I installed Ubuntu Server 18.04.3 on an old laptop and followed this guide: https://www.linuxincluded.com/install-pi-hole-on-ubuntu/
I'm using a Netgear C6250 modem/router. I recently learned that you cannot properly adjust the DNS setting on Netgear stuff and as a result I attempted to run my DHCP through pihole.
The issue that I now run into is when I enable DHCP on pihole and disable it on my netgear I can no longer connect to the internet. That is, my router/modem no longer makes a connection to Comcast.
Here are the screenshots of my settings along with my router showing no assigned external ip.
I'm not sure why this is happening or what I can do otherwise (aside from returning the router/modem). If you have any suggestions I'd really appreciate it. I'm also open to other solutions.
Have you enabled DHCP in your raspberry pi?
Check the internet and make sure the Internet IP Address is set to get Dynamically from ISP.
Here's how it looks on my side:
Comcast like pretty much any other ISP is authorizing the CM mac of the device.
There are 2 things that happen though. If the MAC is not authorized, the device is pushed into a "walledgarden" mode where it's seen by the Comcast network but not authorized and internet is not working.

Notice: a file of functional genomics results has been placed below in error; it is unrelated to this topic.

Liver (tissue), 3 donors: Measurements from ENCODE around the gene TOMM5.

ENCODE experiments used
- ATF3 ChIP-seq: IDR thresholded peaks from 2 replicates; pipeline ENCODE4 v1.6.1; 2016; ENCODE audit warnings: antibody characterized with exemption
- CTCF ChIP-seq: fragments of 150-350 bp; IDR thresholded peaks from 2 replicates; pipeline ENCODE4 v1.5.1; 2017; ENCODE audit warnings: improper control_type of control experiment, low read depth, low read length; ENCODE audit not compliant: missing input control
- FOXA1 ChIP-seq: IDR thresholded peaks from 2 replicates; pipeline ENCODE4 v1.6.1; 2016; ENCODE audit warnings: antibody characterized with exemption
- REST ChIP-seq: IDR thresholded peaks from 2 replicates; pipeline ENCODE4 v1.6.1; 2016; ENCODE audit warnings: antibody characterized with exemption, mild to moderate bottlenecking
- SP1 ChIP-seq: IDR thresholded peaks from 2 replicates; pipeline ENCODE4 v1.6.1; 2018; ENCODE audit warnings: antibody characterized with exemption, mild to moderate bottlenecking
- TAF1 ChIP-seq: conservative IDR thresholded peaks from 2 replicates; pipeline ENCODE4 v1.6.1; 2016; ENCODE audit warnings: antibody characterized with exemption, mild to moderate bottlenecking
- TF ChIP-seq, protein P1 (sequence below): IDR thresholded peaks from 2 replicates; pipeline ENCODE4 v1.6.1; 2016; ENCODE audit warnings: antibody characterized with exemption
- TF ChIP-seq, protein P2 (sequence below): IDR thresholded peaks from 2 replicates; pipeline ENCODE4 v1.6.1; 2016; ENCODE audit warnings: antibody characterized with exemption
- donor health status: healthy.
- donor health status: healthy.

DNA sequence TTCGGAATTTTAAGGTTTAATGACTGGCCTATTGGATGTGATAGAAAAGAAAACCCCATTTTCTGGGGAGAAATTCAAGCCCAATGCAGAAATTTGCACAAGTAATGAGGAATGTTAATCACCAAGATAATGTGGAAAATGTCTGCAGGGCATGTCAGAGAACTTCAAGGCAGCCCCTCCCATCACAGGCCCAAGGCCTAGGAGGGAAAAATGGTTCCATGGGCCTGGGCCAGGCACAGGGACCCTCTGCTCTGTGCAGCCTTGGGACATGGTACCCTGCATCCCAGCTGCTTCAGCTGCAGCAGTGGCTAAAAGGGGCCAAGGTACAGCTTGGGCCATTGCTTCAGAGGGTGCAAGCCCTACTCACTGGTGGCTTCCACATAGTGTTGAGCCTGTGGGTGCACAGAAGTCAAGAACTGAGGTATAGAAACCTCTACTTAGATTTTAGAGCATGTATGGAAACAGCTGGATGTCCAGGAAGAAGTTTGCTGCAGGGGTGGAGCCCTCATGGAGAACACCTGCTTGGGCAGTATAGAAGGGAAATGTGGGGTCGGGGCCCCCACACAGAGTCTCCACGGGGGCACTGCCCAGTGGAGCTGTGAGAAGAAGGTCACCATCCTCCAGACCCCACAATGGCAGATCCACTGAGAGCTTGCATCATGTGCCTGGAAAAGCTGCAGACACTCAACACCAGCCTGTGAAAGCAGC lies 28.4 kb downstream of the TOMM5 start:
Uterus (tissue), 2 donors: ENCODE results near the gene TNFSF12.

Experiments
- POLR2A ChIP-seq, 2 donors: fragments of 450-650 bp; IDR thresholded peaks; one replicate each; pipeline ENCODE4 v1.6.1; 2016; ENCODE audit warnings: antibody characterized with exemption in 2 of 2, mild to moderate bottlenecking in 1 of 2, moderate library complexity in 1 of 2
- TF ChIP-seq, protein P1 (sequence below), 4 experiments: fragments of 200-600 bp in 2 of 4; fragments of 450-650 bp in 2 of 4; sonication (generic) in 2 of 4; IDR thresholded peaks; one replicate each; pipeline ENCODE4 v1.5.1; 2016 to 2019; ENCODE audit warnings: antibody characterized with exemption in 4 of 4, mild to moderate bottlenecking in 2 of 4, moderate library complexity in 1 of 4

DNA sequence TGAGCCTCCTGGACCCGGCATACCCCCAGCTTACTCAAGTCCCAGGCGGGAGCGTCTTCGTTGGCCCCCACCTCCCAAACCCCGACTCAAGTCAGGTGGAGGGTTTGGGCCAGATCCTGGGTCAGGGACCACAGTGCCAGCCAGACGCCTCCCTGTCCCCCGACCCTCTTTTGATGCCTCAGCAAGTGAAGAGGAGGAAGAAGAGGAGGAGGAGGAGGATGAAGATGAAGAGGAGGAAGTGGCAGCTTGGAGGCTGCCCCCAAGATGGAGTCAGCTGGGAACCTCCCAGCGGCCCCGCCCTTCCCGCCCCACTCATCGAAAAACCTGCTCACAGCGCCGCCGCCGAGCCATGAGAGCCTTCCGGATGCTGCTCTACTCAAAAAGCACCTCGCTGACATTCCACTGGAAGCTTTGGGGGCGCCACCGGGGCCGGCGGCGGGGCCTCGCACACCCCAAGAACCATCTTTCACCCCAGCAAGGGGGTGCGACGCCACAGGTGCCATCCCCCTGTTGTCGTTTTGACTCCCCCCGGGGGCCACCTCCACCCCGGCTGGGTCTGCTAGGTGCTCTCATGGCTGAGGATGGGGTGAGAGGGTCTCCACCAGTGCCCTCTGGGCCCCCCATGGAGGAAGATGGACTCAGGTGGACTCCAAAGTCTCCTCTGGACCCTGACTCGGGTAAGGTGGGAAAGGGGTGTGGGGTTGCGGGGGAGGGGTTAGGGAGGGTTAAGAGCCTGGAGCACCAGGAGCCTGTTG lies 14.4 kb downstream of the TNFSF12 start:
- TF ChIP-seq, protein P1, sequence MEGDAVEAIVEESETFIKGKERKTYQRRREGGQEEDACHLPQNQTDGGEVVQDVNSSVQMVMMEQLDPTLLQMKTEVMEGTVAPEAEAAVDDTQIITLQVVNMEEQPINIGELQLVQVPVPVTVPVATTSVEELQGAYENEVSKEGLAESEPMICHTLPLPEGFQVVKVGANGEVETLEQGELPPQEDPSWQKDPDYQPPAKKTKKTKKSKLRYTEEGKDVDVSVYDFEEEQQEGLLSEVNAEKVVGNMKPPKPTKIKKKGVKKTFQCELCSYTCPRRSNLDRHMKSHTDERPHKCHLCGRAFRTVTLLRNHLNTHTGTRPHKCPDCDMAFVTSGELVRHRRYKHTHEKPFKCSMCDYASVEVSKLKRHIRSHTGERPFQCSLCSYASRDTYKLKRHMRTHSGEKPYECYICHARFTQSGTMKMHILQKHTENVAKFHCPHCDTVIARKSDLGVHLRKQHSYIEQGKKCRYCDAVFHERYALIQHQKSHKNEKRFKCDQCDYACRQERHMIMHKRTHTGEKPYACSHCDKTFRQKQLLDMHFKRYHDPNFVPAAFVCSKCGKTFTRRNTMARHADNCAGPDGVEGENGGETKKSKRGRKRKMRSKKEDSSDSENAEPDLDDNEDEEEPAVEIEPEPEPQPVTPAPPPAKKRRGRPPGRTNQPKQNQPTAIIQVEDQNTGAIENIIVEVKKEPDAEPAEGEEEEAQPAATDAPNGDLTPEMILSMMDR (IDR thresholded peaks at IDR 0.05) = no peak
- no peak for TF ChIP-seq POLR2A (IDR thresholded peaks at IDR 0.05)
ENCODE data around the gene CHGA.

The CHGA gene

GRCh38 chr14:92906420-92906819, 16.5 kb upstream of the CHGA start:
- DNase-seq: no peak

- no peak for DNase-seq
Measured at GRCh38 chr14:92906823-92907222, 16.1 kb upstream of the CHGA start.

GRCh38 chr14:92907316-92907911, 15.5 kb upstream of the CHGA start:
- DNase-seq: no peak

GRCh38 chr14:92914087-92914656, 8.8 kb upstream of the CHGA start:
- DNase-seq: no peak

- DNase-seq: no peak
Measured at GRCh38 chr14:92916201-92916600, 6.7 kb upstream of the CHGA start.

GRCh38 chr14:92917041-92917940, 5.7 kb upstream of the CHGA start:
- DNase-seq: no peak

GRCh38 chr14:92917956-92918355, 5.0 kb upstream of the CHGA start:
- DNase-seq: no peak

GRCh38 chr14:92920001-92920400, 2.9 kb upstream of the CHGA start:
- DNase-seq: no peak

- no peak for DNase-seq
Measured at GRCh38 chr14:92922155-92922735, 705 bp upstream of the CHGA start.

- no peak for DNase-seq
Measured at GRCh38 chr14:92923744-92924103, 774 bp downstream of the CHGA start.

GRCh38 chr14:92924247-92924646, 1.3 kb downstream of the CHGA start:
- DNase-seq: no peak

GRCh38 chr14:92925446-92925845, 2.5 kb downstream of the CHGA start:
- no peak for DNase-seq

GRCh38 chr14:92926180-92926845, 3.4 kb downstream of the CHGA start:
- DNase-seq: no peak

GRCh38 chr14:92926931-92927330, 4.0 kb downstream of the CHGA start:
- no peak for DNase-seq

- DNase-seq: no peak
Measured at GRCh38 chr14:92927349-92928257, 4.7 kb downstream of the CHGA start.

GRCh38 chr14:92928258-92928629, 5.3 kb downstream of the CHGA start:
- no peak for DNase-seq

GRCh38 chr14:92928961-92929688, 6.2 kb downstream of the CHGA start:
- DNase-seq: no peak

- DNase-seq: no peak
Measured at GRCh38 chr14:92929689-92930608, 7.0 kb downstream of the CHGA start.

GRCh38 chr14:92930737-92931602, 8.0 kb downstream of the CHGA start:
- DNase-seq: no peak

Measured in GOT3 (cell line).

In this case, the device DOES get a DHCP IP from Comcast.
In your case, that doesn't seem to happen as you don't seem to have an IP assigned on the internet Port which is weird.
I am not familiarized with a Router/modem combo interface unfortunately.
Your best bet is to contact Comcast's tech support (if it's their device) and see what can be done.
If it's yours, then Netgear would be the best route...
Don't know which of the two evils you'll have to go for ... but ... good luck ...
L.E. If swapping/replacing is not an option you can always "hack" (and by that I mean trick) the whole network to work to your advantage.
Not the most healthy way of doing it but it might work ... as a last resort
Set the DHCP range on Netgear to have 1 IP only (preferably the Pi-hole IP).
Then turn the DHCP within Pi-hole, starting with the next IP (say you set-up in Netgear 192.168.1.2 to 192.168.1.2 as you range, in Pihole you's start from 3 to .. 254).
New devices will get IPs from the "rogue" DHCP server (Pi-hole) as the router has his table full with the 1 IP taken by Pi-hole.
Yup. It's a laptop though.
That's super smart. I'll try that.
Okay. That was super hacky, but it seems to have worked!
This would be a nightmare on a bigger network but a home one ... eh .. it can take it
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